Here in the Seattle area we are engaged in purchasing a rural area farm. Some twenty individuals have pooled their resources. Small scale, organic farming is a tricky and risky business if seen from the standpoint of profits. But with the many hands and resources of a committed group of people which includes the talent and skills of a few who can guide the fledgling farm, we can create a success because we understand success is sharing and serving. In our case we are committed to principles and practices of sustainability and stewardship, serving God through our fellow man and in harmony with the earth and all creatures.
So it takes the initiative, courage and faith of individuals combined with the cooperation and support of others of like mind — God helping God — to achieve true success. This is an unbeatable combination, not only to achieve success but to achieve the success of weathering and resurrecting from in the inevitable setbacks, failures, and disasters which life can dish out.
The key, spiritually, is to offer the self to the Self of all. “I will reason, I will will, I will act, but guide Thou my reason, will and activity to the right step in all that I do.”
In the life of Ananda’s founder, Swami Kriyananda, now age 86, but still outpacing his staff and members in the worldwide network of Ananda Communities in the unceasing flow of writings, lectures, radio and TV shows, guidance, and inspiration, we see in real life the power of grace that comes from discipleship to life and to truth. “What’s trying to happen here” is the question he has taught us to ask in all things. Yet for all of his creativity, intelligence and talent, it is now primarily the outpouring of divine Bliss that one experiences in his presence. For a lifetime of living for God has brought to him the peace and lasting fulfillment that the soul was created to re-discover.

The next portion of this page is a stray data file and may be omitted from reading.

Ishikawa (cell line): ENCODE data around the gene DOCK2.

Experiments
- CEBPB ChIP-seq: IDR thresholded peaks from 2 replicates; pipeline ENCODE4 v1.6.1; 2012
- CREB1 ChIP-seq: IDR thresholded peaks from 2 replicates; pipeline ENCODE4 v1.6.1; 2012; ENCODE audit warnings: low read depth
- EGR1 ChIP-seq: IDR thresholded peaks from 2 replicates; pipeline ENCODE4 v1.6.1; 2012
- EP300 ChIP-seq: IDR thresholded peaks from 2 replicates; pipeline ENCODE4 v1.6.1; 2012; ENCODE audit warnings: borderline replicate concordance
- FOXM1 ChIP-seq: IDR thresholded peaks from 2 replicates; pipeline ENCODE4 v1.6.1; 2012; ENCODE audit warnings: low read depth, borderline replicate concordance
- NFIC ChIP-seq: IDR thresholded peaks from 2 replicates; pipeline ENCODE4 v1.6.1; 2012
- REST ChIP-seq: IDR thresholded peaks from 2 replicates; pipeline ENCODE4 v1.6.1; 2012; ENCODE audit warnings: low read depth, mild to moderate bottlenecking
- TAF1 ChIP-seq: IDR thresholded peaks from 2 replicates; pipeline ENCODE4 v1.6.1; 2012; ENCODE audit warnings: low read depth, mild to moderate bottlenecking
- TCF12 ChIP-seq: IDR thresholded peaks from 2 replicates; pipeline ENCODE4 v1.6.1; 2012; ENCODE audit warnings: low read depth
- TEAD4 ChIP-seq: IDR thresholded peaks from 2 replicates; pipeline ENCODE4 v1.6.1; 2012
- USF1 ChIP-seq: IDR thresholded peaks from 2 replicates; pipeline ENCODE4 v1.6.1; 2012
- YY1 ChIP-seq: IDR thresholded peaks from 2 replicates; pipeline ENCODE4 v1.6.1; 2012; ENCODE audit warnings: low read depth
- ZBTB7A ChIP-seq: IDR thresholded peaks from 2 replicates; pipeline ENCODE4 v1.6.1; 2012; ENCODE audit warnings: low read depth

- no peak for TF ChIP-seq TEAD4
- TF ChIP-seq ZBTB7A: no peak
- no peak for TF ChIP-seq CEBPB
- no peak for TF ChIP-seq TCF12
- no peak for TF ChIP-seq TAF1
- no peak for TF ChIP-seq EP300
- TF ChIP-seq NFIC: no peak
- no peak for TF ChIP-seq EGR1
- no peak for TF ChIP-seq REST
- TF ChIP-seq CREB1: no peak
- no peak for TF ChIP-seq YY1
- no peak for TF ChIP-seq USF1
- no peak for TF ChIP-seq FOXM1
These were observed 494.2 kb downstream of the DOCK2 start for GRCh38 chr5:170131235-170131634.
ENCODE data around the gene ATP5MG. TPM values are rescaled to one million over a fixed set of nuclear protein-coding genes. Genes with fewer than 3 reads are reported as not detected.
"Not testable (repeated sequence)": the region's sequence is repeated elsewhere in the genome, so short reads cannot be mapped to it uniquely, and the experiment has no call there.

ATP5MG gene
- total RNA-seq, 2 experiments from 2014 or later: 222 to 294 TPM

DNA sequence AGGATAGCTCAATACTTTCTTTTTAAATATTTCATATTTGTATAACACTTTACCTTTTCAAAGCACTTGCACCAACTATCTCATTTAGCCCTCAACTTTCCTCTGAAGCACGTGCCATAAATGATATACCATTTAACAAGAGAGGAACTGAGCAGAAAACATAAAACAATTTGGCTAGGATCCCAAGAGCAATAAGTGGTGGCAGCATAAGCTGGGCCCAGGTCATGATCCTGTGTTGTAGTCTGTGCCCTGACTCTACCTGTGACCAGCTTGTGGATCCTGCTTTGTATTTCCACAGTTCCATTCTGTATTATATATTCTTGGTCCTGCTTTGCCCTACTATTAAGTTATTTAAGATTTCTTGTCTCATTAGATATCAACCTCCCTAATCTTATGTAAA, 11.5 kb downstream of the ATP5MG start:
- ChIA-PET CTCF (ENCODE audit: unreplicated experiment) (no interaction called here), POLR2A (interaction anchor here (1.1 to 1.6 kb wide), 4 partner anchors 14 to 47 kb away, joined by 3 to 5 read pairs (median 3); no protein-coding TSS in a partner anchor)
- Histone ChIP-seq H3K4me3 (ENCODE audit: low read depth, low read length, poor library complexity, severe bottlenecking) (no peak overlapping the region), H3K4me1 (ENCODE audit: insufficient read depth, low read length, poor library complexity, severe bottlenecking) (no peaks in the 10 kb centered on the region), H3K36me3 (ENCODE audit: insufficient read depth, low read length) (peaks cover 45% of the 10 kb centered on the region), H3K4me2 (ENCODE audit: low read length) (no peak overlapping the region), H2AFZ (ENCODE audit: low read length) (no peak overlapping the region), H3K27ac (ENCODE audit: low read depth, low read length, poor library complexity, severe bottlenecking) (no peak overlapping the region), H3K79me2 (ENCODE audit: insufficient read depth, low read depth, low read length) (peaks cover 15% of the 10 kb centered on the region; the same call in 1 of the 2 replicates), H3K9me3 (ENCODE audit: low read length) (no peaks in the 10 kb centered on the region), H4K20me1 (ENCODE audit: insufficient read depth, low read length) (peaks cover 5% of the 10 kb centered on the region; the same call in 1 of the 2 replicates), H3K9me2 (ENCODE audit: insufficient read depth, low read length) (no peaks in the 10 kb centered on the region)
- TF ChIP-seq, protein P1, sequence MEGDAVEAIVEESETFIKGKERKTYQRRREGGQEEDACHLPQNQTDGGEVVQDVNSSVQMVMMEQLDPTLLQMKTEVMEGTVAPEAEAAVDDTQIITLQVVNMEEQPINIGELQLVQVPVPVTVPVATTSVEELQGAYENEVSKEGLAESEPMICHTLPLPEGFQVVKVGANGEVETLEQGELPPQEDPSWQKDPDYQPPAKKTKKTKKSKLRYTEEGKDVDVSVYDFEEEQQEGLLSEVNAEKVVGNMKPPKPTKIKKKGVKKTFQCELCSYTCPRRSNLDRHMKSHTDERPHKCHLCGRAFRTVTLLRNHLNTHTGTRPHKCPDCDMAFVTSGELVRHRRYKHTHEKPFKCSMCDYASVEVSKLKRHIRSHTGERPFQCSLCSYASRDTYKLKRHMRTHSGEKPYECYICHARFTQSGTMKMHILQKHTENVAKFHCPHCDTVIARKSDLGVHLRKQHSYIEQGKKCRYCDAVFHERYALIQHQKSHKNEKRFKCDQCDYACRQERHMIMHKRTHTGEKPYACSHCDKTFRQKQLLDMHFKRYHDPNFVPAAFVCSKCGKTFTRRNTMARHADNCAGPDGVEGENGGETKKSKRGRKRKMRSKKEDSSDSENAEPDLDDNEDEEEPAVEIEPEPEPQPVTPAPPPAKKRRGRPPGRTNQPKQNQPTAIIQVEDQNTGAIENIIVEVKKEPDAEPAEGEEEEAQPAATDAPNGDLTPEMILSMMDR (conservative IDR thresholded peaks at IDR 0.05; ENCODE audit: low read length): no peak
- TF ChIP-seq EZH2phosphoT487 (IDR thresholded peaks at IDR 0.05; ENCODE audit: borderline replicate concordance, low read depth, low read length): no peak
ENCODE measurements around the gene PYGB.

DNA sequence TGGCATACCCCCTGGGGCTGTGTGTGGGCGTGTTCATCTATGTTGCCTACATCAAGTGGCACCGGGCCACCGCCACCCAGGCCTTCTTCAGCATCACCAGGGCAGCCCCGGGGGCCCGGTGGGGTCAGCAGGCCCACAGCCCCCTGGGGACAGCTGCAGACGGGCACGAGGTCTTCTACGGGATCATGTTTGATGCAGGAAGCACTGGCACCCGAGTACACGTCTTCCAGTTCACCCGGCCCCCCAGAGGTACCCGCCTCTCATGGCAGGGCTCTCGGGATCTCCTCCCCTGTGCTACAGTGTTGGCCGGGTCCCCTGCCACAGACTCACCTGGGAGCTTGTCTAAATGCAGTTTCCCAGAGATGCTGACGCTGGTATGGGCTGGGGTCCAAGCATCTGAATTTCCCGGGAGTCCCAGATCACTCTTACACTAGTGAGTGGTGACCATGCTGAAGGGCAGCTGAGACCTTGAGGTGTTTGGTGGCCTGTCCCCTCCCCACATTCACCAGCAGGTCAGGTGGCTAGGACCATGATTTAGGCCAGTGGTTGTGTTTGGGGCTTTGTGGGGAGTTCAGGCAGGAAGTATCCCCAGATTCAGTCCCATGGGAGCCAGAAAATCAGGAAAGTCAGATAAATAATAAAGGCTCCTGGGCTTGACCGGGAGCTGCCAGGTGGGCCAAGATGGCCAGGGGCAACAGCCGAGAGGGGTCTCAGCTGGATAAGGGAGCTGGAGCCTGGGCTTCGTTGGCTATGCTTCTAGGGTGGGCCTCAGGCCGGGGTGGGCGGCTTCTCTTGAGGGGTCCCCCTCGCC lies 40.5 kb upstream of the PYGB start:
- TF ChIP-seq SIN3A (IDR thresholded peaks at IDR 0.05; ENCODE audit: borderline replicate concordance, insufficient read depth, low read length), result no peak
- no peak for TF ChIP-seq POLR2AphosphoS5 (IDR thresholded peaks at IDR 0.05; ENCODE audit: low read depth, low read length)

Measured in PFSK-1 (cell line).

Initially the effort to view oneself as part of a greater reality and to cooperate with grace is an effort of will. As I have seen in recent Facebook postings, “Life begins outside your comfort zone!” But in time and as seen in Swami Kriyananda, that dance of Spirit and Nature becomes a powerful flow of Light and Joy.
When I first came to live at Ananda Village (just after the 1976 forest fire), it was definitely outside my comfort zone. But just having returned from over a year of travel in Europe, near East and India, I understood the value of stepping outside that zone to find the truth that “could make me free.” I never hesitated though I could not then know where it would lead.
In a more cosmic or Vedantic sense, rishis (both ancient and modern, like Paramhansa Yogananda) have taught that this universe is a manifestation of God. God is dreaming this material world and we, as sparks of His intelligence and joy, are co-creators. Yogananda used the analogy of the movies. You sit in the theatre and become engrossed in the movie, laughing and crying. You forget that the whole movie is a projection of light from the booth behind you (unseen). A beam of white light, merely, projecting the true-to- life sound and sight pictures of the movie. We need only turn our heads to the back (turn within, that is), and follow the beam of light to its source in Oneness if we would awaken from the movie-dream of life.
The other day, puttering in the kitchen at home, I suddenly had this intense feeling-experience of that flow of cosmic energy oscillating and vibrating all the objects around and I felt on the precipice of having it all disappear, just as would happen if the electricity in the movie theatre were suddenly to go out. It was both unnerving and thrilling at the same time. It was also brief!
The more we see ourselves as energy, and behind that energy, the Bliss of God oscillating all the forms and actions of life, the less we need to be always thinking about ourselves and the more we enter that flow that brings to us the true happiness (Bliss) that we seek. This, ultimately, is success and the law of success.
Bliss-ings to you,